What’s worse is that many times pet parents begin searching for these people when their pet is not well. The pet parent is desperate to find someone to help formulate a diet.

I personally believe this is a significant problem, and it is something that needs to be addressed preferably sooner rather than later.

Now I’m not saying that they can’t formulate a diet to NRC, AAFCO, FEDIAF Standards. I’m not saying that they can’t answer some of your questions as it relates to your pet’s nutrition or health. I’m not saying you should only go to one of the board-certified veterinary nutritionists or someone with a masters in animal nutrition to formulate a diet for your pet.

I am saying that consumers do need to be more cautious. I am saying that you should ask plenty of questions before purchasing a meal plan or consultation. I am saying that you should ask where they received their certifications. You should look into who granted the certifications. What the course actually entailed. What was required to obtain the certificate? Ask them questions about the course. Ask them what was the most interesting thing they learned from their course. What was the required reading? Ask them about the last research study they read. What was interesting about it? Ask them about what books they have read? Ask them questions about the nutrient guidelines. Ask them what might happen if the diet is deficient in iodine? Ask them about Anti Nutrients. Ask them questions about one of their more difficult consults. Ask them how many supplements are generally used in their formulations. Ask them how many consultations they have done?

One of the best questions to ask about is prescription pet foods. If all they do is criticize them without any nuance then it’s best to go to someone else. It’s perfectly fine to be critical of the ingredients used, cost, etc, but to ignore the therapeutic benefit of altering the micronutrients for specific health conditions, shows that they don’t know what they are actually talking about when it comes to nutrition.

If anyone gets upset over you asking them questions before purchasing a consult or meal plan, then I personally would go to someone else.

There is a reason why the NRC manual is over a thousand pages. There is a reason Small Animal Clinical Nutrition is over a thousand pages. Applied Veterinay Clincial Nutrtion is four hundred pages, Veterinary Herbal Medicine is over seven hundred pages.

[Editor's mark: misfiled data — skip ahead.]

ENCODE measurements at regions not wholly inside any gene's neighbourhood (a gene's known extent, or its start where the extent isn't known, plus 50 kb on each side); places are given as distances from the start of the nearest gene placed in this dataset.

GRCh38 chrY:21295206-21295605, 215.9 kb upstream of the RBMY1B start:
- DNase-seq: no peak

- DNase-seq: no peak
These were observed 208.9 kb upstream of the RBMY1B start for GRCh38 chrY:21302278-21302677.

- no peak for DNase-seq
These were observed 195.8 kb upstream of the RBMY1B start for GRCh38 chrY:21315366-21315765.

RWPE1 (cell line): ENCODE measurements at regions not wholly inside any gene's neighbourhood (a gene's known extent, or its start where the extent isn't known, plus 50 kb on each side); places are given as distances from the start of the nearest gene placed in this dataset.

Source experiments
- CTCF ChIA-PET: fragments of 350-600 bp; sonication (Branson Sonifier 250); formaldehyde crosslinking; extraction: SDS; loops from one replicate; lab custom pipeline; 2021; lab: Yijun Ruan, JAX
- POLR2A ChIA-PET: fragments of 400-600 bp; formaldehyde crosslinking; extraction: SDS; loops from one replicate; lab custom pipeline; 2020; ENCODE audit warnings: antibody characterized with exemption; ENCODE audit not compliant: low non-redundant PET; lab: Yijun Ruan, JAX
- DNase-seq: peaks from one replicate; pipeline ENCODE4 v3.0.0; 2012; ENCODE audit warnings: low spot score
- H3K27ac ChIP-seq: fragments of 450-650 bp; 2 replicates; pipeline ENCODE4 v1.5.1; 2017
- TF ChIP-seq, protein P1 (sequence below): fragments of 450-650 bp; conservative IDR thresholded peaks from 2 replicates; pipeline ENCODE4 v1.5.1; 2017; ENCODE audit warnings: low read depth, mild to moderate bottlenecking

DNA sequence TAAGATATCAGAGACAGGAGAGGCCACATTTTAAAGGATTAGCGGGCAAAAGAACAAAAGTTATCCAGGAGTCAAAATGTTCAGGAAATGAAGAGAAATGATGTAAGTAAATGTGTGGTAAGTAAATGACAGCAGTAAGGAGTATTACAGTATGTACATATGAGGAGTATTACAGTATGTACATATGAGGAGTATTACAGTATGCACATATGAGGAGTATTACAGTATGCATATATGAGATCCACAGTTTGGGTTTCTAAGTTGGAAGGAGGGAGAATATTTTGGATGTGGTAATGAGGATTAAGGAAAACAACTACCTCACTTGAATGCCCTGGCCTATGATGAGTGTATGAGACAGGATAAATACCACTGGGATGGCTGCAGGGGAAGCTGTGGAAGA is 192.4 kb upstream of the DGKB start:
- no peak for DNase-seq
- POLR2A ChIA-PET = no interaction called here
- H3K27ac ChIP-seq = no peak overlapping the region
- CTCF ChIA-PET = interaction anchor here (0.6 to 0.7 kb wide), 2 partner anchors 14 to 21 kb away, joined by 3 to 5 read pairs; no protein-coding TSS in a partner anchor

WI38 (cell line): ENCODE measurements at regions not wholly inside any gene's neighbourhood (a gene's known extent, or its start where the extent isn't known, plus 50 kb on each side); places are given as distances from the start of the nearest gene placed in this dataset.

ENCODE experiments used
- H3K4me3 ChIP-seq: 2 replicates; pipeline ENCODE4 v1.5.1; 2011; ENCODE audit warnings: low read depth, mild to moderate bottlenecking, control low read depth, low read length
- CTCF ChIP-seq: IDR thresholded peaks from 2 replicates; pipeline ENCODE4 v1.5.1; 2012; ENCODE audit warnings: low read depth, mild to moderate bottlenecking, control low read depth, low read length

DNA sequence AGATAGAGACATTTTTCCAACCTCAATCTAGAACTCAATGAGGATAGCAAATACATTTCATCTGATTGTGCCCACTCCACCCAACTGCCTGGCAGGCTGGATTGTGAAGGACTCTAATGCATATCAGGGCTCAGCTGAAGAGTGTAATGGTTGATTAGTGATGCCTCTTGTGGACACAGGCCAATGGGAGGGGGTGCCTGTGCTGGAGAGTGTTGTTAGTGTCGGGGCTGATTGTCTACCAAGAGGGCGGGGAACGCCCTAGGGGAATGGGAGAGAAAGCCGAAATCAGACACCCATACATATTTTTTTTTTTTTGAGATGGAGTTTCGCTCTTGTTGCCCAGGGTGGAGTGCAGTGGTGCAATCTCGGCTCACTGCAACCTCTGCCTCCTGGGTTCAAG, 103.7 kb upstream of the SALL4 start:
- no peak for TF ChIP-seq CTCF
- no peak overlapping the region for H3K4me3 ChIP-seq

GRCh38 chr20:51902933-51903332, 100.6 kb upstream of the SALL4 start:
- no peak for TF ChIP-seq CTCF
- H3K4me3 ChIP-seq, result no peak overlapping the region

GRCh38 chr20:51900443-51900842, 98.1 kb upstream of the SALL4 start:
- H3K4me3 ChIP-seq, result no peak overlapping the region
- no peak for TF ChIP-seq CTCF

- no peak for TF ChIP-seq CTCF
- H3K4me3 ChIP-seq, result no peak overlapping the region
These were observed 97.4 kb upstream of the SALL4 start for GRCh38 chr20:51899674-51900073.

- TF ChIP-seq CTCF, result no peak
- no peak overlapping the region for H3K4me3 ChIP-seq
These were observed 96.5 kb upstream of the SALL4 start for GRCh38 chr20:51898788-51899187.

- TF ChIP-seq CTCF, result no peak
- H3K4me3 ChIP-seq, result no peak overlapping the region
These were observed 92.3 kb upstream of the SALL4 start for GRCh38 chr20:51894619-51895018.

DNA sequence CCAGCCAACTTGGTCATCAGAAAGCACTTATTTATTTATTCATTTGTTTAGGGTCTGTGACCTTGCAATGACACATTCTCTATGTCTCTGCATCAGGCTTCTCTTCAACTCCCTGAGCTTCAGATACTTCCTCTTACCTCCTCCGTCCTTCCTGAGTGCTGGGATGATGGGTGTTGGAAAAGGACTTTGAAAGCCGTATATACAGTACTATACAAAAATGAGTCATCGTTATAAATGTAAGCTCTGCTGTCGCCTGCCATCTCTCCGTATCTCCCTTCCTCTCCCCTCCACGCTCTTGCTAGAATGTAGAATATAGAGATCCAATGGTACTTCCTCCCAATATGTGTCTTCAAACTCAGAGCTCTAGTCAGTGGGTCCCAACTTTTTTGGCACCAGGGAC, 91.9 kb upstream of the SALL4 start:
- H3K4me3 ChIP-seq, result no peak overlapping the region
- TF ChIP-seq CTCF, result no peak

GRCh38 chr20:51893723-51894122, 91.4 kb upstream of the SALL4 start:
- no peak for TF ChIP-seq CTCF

While everything may appear good on paper it doesnt account for the bioavailability of those nutrients. It doesn’t account for the impact of anti nutrients and the nutrients those impact.

Formulating a diet is more than simply making sure it hits the right nutrient levels, and that is ultimately what you are paying for when purchase a diet/ration formulation.

The problem with nutrient deficiencies is that they take a long time to develop. This is part of the reasons why AAFCO feeding trials are ultimately inadequate at assessing the long term impact of a diet especially when the food is being fed for life.

That is why I have also compiled this list. This list will be updated periodically.

The list is of the various courses, certificates or diplomas, and the website of the organization that issues them. Some of them are much more common than others. I have included the acronym for the ones I have seen abbreviated. I urge all pet parents to look at these organizations and what is required to receive the certificate or diploma.

That way when you see a title or acronym you know what it actually means or represents, and you can decide for yourself what value to place on the diploma or certificate

I would love for the ACVN and the ESVCN to create some type of associate membership or certification and testing process so that consumers could be more confident. This however is unlikely to happen for several reasons even though the demand for nutritional consults likely far outstrips the availability that Veterinary Nutritionists could reasonably provide.

That being said just because someone graduated from MIT with their PHD in computer science doesn’t necessarily mean they are smarter or better than the person who graduated from Georgia Tech.

    • Pet Food Nutrition Specialist-PFNS
    • Raw Dog Food Nutrition Specialist
    • Acute Canine Herbalism Specialist
    • Acute Canine Homeopathy Specialist
    • Advanced Canine Nutrition Specialist
    • Canine Essential Oils Specialist
    • Canine Nutrition Certificate- (Cert.CN)
    • Advanced Canine Nutrition Certificate- (Cert.ACN)
    • Diploma in Canine Nutrition- Dip. CN
    • Diploma in Raw Feeding
    • Canine Nutrition Certificate Course
    • Canine Nutrition & Health
    • Canine Nutrition Certification- CNC
    • Clinical Pet Nutritionist- CPN
    • Feline Nutrition Certification- FNC
    • Pet Master Herbalist
    • Pet Homeopathic Educator
    • Pet Clinical Aromatherapist
    • Pet Aromatherapy Educator
    • Canine Nutrition Diploma Course
    • Canine Holistic Health & Therapy Diploma Course